David was struck with enthusiastic OCD as a child, only to find ways to "cure" his tics in college. His stories of life after schooling include apple-picking and packing, working with jade (not to mention a crazy, hypocritical Christian), and refinishing woodwork with a Jew-hating Lithuanian and a somewhat confused black guy. He hitchhikes with all levels of human decapitation until a rowdy truck driver combs thicket by the roadside looking for him.
Not all of the fifteen stories are side-splitting funny. "I Like Guys" highlights accepting his homosexual feelings, and an undercurrent of seriousness lines the story. "Ashes" tells of his mother's cancer, and a sense of tragedy seems to sober his usually razor-sharp satirical style.
The last (and title) story, "Naked", tells of his experience with a nudist colony. It's written in more a journal form (the others are written in a 'flashback' form) and by the end, you feel strange in your own clothing.
I definitely plan on recommending this book to my friends. I don't see how you could live your life without picking up a Sedaris book.
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84 of 90 people found the following review helpful By S. A. Loibner II on March 20, 2000
Format: Paperback
NAKED is--by far--the funniest book I have ever read. Several people suggested that I read it, and I ignored them for a long time: I had a lot of other books I wanted to get to first. I finally read it this weekend. The next thing I knew, I was ordering HOLIDAYS ON ICE and BARREL FEVER.
NAKED is a collection of true stories from David Sedaris's life. I only wish my life was half as funny.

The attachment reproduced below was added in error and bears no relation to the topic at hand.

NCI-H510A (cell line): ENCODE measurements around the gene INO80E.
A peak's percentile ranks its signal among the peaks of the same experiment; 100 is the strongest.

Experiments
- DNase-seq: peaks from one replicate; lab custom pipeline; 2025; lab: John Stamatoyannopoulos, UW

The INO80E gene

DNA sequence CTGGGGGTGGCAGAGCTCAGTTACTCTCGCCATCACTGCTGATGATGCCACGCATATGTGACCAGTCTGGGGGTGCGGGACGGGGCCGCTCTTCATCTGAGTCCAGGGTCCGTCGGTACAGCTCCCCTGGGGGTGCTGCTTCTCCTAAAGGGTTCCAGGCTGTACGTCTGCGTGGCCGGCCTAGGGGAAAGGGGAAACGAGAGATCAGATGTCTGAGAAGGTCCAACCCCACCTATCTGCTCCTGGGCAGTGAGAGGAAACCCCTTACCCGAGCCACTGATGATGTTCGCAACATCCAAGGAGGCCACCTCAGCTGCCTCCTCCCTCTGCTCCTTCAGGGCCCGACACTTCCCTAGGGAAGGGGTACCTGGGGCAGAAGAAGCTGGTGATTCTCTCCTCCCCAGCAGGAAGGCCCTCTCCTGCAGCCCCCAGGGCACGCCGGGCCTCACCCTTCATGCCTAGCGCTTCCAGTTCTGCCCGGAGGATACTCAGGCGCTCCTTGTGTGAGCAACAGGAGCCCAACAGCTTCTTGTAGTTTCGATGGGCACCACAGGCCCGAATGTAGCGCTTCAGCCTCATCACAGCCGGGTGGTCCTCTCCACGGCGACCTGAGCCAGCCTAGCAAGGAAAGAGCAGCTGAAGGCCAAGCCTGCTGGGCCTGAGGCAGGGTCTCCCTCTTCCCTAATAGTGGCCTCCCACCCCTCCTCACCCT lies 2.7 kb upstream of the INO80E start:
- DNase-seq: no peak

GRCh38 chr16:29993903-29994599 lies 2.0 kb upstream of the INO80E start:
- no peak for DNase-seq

"Chipped Beef," "Get Your Ya-Ya's Out" and "I Like Guys" are highlights of this collection, but the funniest story is "A Plague of Tics." In it, Sedaris discusses his strange behaviors as a child: licking lightswitches, hitting himself with his shoe. I laughed so hard reading this story that my roommate told me I was going to have to shut up.
Give NAKED a shot. If you like it, pick up BARREL FEVER. It isn't as funny, but it's close.
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110 of 120 people found the following review helpful By Nancy Hochman on April 28, 2000
Format: Paperback
I would love to give this books five stars but I can't. There were three stories ("Chipped Beef," "Dinah, the Christmas Whore," and "The Drama Bug") that just didn't grab me, so I can't in good conscience give "Naked" a perfect rating. But it's a very strong 4....like a 4.7.
David Sedaris is one of the funniest authors I've ever read. His storytelling is superb and absolutely hilarious! This is a must-read for anyone out there who wants to temporarily escape their own dull lives and live vicariously through someone else. Underneath Sedaris's humorous adventures lies a sadness and fear, but that's what makes the stories so beautiful and genuine. Living with OCD, his mother's death, and realizing and accepting his homosexuality are amongst life's trying situations, to say the least. But Sedaris recounts those experiences with tenderness and dignity. I dreaded getting to the last page, and when I closed the book and put it back on the shelf it felt like I was losing a new friend. So...the solution to that was simple....I just pre-ordered his next book.